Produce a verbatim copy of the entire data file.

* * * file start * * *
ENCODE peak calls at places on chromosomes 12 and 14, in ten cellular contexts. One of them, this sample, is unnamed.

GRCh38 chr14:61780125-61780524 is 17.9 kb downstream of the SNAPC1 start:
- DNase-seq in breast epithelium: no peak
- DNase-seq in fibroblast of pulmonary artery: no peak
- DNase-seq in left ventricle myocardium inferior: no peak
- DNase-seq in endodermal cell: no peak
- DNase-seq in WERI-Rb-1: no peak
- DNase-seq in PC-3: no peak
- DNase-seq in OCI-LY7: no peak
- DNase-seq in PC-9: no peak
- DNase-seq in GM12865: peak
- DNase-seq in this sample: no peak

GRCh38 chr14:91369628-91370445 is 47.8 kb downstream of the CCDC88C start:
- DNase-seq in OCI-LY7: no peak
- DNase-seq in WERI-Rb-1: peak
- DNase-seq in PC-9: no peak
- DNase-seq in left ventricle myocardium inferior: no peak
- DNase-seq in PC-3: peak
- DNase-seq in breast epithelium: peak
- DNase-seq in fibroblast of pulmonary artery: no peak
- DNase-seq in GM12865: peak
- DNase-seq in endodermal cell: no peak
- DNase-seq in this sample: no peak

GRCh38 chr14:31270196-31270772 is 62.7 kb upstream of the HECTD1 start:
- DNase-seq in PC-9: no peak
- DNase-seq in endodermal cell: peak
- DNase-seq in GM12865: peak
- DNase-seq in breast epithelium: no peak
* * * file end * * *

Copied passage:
ENCODE peak calls at places on chromosomes 12 and 14, in ten cellular contexts. One of them, this sample, is unnamed.

GRCh38 chr14:61780125-61780524 is 17.9 kb downstream of the SNAPC1 start:
- DNase-seq in breast epithelium: no peak
- DNase-seq in fibroblast of pulmonary artery: no peak
- DNase-seq in left ventricle myocardium inferior: no peak
- DNase-seq in endodermal cell: no peak
- DNase-seq in WERI-Rb-1: no peak
- DNase-seq in PC-3: no peak
- DNase-seq in OCI-LY7: no peak
- DNase-seq in PC-9: no peak
- DNase-seq in GM12865: peak
- DNase-seq in this sample: no peak

GRCh38 chr14:91369628-91370445 is 47.8 kb downstream of the CCDC88C start:
- DNase-seq in OCI-LY7: no peak
- DNase-seq in WERI-Rb-1: peak
- DNase-seq in PC-9: no peak
- DNase-seq in left ventricle myocardium inferior: no peak
- DNase-seq in PC-3: peak
- DNase-seq in breast epithelium: peak
- DNase-seq in fibroblast of pulmonary artery: no peak
- DNase-seq in GM12865: peak
- DNase-seq in endodermal cell: no peak
- DNase-seq in this sample: no peak

GRCh38 chr14:31270196-31270772 is 62.7 kb upstream of the HECTD1 start:
- DNase-seq in PC-9: no peak
- DNase-seq in endodermal cell: peak
- DNase-seq in GM12865: peak
- DNase-seq in breast epithelium: no peak